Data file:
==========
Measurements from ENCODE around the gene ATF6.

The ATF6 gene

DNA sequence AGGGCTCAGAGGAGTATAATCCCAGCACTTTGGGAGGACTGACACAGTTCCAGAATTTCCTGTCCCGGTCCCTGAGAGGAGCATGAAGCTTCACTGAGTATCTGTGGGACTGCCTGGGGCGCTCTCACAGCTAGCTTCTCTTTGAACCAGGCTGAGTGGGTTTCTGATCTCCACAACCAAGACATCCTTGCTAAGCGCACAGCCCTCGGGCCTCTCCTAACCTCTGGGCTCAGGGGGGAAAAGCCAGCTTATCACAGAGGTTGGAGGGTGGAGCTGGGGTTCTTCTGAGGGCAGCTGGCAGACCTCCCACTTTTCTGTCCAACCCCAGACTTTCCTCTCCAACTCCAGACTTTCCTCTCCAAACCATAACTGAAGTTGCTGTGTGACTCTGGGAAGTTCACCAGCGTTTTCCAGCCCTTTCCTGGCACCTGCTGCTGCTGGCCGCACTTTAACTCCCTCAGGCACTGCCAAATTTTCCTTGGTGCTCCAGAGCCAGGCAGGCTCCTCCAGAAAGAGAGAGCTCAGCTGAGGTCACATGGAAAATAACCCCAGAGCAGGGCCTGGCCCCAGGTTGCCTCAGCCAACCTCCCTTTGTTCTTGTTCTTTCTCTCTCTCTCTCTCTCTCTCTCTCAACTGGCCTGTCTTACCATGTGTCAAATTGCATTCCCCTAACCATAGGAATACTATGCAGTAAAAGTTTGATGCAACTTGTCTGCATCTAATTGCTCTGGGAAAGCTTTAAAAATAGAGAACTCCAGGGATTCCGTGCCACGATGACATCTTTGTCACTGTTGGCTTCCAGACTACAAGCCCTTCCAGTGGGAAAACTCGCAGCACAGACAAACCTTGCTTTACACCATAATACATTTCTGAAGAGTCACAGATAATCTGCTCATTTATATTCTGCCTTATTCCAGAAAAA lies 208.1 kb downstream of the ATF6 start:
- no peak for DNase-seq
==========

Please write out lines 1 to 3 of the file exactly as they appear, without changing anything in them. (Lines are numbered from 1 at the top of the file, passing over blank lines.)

Measurements from ENCODE around the gene ATF6.

The ATF6 gene

DNA sequence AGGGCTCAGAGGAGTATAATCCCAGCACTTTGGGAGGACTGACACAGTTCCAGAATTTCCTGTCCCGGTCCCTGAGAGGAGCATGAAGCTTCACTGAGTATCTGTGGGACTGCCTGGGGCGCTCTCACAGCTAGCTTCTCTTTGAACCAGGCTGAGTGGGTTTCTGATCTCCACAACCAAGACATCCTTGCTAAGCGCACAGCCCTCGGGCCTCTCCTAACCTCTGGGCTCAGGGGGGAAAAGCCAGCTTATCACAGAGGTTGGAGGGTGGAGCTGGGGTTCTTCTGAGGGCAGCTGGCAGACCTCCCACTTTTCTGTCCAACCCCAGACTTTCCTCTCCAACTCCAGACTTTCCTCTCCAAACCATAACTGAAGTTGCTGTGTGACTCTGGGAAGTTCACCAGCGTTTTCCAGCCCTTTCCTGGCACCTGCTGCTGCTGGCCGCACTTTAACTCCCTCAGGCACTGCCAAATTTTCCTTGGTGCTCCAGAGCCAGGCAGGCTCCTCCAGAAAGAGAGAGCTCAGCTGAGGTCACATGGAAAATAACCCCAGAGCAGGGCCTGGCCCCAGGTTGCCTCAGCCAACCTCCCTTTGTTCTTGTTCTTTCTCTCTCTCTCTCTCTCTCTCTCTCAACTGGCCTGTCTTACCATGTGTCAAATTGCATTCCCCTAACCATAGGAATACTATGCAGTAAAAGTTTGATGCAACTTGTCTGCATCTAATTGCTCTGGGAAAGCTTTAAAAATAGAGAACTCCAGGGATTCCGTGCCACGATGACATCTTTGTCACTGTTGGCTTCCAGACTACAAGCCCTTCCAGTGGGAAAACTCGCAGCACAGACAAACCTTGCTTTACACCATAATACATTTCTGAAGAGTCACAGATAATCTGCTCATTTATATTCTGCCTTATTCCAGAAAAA lies 208.1 kb downstream of the ATF6 start: